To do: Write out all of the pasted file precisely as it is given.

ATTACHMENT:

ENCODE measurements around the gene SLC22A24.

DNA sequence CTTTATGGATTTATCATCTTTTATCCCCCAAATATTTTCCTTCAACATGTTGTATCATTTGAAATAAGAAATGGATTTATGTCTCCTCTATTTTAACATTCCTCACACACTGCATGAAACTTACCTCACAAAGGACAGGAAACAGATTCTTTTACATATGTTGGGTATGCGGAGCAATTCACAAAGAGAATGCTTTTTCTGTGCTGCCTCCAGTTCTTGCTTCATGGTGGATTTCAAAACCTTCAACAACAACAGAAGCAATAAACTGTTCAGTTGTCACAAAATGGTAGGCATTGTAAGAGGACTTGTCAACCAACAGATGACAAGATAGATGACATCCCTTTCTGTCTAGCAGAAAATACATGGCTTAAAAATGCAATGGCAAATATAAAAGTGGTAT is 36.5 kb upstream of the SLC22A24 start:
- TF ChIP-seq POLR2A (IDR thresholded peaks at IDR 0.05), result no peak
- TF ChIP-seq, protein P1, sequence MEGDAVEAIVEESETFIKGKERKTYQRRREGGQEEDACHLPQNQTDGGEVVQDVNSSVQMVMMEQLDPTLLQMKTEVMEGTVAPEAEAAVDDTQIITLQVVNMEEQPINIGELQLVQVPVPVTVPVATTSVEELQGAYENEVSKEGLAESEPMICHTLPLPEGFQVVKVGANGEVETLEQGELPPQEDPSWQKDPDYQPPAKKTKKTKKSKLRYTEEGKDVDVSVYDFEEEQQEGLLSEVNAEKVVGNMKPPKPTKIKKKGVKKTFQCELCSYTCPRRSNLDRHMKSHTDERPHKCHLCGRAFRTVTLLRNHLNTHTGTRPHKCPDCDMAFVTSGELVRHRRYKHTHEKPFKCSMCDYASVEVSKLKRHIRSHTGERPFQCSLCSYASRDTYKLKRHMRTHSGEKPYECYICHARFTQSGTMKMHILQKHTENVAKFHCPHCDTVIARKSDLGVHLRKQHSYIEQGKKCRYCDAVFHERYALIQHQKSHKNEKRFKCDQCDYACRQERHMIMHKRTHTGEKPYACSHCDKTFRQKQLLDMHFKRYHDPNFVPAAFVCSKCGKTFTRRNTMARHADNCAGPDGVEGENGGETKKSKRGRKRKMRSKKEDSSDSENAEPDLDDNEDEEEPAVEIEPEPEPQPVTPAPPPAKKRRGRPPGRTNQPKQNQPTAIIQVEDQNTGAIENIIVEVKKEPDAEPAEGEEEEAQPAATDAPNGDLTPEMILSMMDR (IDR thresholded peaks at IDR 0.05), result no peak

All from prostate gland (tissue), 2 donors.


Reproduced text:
ENCODE measurements around the gene SLC22A24.

DNA sequence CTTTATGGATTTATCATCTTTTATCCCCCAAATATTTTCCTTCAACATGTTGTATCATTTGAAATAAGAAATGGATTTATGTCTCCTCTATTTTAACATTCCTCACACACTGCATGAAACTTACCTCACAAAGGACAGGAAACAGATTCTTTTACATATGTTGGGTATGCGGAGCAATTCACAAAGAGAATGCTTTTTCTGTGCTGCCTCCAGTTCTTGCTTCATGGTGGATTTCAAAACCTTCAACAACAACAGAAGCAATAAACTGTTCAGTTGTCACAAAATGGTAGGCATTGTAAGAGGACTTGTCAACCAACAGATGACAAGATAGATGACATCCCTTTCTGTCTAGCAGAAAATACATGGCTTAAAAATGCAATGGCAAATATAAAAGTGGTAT is 36.5 kb upstream of the SLC22A24 start:
- TF ChIP-seq POLR2A (IDR thresholded peaks at IDR 0.05), result no peak
- TF ChIP-seq, protein P1, sequence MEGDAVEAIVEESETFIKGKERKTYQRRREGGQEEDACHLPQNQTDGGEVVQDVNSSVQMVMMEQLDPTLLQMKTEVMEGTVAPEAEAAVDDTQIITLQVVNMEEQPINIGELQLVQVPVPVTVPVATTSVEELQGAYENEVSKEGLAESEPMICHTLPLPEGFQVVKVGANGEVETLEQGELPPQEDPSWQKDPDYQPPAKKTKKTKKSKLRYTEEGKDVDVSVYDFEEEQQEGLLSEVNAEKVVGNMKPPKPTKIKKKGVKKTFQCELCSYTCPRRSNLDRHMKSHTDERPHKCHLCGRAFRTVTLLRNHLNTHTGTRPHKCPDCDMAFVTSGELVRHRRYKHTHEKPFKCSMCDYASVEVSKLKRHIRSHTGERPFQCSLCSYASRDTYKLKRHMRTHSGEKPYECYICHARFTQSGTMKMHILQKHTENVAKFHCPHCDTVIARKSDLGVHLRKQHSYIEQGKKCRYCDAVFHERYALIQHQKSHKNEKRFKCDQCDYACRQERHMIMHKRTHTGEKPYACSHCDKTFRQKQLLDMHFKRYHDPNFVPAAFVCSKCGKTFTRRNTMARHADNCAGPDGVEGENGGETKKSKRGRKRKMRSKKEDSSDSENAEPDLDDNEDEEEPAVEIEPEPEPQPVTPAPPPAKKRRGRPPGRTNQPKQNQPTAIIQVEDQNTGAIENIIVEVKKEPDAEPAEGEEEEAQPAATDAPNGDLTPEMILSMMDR (IDR thresholded peaks at IDR 0.05), result no peak

All from prostate gland (tissue), 2 donors.